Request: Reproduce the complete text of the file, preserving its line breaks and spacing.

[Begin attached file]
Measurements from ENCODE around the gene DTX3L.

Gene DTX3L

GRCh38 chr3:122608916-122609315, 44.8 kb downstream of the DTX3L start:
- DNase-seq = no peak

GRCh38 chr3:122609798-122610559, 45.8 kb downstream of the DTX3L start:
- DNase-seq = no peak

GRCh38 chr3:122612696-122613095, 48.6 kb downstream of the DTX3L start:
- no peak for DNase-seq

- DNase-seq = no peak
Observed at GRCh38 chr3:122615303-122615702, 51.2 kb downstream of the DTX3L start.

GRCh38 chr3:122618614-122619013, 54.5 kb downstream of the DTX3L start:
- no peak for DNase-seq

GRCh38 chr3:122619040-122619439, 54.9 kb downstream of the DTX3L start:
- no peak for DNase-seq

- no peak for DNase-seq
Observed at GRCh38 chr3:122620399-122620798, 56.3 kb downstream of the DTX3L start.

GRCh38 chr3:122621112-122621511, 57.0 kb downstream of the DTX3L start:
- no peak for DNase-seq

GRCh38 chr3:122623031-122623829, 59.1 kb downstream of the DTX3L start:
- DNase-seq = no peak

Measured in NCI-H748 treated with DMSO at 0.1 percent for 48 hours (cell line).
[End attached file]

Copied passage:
Measurements from ENCODE around the gene DTX3L.

Gene DTX3L

GRCh38 chr3:122608916-122609315, 44.8 kb downstream of the DTX3L start:
- DNase-seq = no peak

GRCh38 chr3:122609798-122610559, 45.8 kb downstream of the DTX3L start:
- DNase-seq = no peak

GRCh38 chr3:122612696-122613095, 48.6 kb downstream of the DTX3L start:
- no peak for DNase-seq

- DNase-seq = no peak
Observed at GRCh38 chr3:122615303-122615702, 51.2 kb downstream of the DTX3L start.

GRCh38 chr3:122618614-122619013, 54.5 kb downstream of the DTX3L start:
- no peak for DNase-seq

GRCh38 chr3:122619040-122619439, 54.9 kb downstream of the DTX3L start:
- no peak for DNase-seq

- no peak for DNase-seq
Observed at GRCh38 chr3:122620399-122620798, 56.3 kb downstream of the DTX3L start.

GRCh38 chr3:122621112-122621511, 57.0 kb downstream of the DTX3L start:
- no peak for DNase-seq

GRCh38 chr3:122623031-122623829, 59.1 kb downstream of the DTX3L start:
- DNase-seq = no peak

Measured in NCI-H748 treated with DMSO at 0.1 percent for 48 hours (cell line).